In California, a federal court recently blocked the state’s Age-Appropriate Design Code (AADC) under the First Amendment. Significantly, the AADC strongly incentivized websites to require users to verify their age. The court correctly found that age estimation is likely to “exacerbate” the problem of child security because it requires everyone “to divulge additional personal information” to verify their age. The court blocked the entire law, even some privacy provisions we’d like to see in a comprehensive privacy law if they were not intertwined with content limitations and age-gating. EFF does not agree with the court’s reasoning in its entirety because it undervalued the state’s legitimate interest in and means of protecting people’s privacy online. Nonetheless, EFF originally asked the California governor to veto this law, believing that true data privacy legislation has nothing to do with access restrictions.

The Texas law requires age verification for users of websites that post sexual material, and exclusion of minors. The law also requires warnings about sexual content that the court found unsupported by evidence. The court held both provisions are likely unconstitutional. It explained that the age verification requirement, in particular, is “constitutionally problematic because it deters adults’ access to legal sexually explicit material, far beyond the interest of protecting minors.” EFF, ACLU, and other groups filed an amicus brief against this Texas law.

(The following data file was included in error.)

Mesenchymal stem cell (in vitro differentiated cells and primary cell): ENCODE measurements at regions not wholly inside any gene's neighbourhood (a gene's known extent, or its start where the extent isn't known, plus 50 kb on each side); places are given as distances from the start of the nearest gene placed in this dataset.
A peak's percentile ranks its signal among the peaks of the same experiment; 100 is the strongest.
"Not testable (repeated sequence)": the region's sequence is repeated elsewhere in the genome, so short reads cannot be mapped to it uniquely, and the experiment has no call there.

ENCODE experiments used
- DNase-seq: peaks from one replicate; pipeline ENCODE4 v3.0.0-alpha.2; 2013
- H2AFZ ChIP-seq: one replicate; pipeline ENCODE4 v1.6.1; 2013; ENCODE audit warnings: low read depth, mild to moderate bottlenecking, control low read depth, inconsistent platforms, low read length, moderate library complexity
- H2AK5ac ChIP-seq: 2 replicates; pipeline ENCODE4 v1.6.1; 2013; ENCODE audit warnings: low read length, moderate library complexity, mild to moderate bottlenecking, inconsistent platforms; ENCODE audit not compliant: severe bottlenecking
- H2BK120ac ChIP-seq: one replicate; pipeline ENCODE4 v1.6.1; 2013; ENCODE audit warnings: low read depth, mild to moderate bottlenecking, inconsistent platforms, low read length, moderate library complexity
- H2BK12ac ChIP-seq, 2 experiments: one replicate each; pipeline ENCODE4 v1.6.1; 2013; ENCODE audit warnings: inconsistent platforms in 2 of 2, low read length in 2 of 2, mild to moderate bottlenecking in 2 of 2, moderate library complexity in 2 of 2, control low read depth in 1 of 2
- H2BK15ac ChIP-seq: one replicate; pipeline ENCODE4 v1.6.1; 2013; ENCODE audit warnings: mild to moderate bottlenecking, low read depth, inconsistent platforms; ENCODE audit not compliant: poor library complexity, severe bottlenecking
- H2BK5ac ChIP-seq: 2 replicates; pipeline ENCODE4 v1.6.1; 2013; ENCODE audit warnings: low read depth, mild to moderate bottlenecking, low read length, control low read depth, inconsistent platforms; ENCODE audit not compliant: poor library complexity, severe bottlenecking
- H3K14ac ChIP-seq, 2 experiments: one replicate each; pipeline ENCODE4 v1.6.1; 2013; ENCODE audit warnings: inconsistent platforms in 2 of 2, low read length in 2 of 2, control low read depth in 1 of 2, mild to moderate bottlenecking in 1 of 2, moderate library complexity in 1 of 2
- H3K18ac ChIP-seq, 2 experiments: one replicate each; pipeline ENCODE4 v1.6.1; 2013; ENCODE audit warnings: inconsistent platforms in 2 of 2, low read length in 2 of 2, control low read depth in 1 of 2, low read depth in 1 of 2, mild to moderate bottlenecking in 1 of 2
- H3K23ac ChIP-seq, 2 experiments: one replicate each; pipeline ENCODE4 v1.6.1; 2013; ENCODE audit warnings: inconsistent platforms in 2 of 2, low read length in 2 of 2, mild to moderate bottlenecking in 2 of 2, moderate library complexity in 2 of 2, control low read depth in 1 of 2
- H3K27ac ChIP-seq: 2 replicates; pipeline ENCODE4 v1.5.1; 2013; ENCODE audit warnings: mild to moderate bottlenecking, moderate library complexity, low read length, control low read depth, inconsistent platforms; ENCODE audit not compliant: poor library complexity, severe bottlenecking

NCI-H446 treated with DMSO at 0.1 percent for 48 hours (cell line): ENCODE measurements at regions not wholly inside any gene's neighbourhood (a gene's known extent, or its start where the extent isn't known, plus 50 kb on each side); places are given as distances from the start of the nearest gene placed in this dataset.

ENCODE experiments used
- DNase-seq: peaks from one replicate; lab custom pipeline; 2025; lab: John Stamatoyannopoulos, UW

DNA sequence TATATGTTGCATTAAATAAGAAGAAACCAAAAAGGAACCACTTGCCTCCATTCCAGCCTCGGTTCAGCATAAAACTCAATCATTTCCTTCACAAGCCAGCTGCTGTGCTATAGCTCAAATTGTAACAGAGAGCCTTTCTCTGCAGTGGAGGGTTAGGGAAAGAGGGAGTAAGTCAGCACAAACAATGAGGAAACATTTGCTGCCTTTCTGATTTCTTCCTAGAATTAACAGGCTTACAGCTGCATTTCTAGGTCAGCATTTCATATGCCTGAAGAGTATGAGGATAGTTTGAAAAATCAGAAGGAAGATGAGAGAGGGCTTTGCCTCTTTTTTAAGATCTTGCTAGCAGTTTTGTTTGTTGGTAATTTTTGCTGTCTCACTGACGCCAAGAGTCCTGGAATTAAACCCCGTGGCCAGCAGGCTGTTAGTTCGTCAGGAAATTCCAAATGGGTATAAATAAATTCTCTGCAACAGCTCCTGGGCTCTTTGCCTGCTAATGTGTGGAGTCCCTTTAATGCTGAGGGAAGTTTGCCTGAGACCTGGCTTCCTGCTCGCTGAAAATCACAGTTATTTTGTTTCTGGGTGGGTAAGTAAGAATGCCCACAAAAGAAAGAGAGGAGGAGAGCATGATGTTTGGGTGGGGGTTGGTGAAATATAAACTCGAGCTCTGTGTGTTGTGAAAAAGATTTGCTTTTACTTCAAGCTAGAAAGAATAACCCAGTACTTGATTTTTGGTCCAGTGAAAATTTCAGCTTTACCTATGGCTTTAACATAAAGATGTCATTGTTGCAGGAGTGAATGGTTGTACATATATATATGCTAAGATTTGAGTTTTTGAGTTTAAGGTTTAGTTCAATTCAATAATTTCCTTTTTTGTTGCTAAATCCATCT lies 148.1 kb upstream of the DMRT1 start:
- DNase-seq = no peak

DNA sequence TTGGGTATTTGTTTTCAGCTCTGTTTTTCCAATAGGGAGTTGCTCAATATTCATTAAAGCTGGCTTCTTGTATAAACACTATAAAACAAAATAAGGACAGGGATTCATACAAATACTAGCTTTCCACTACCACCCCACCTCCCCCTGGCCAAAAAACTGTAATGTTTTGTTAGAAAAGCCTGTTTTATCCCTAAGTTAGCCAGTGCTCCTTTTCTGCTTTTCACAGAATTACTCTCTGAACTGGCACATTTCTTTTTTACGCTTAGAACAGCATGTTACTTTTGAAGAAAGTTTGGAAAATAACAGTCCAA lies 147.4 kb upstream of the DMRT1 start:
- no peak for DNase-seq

Support Comprehensive Privacy Legislation That Will Stand the Test of Time

Courts will rightly continue to strike down similar age verification and content blocking laws, just as they did 20 years ago. Lawmakers can and should avoid this pre-determined fight and focus on passing laws that will have a lasting impact: strong, well-written comprehensive data privacy.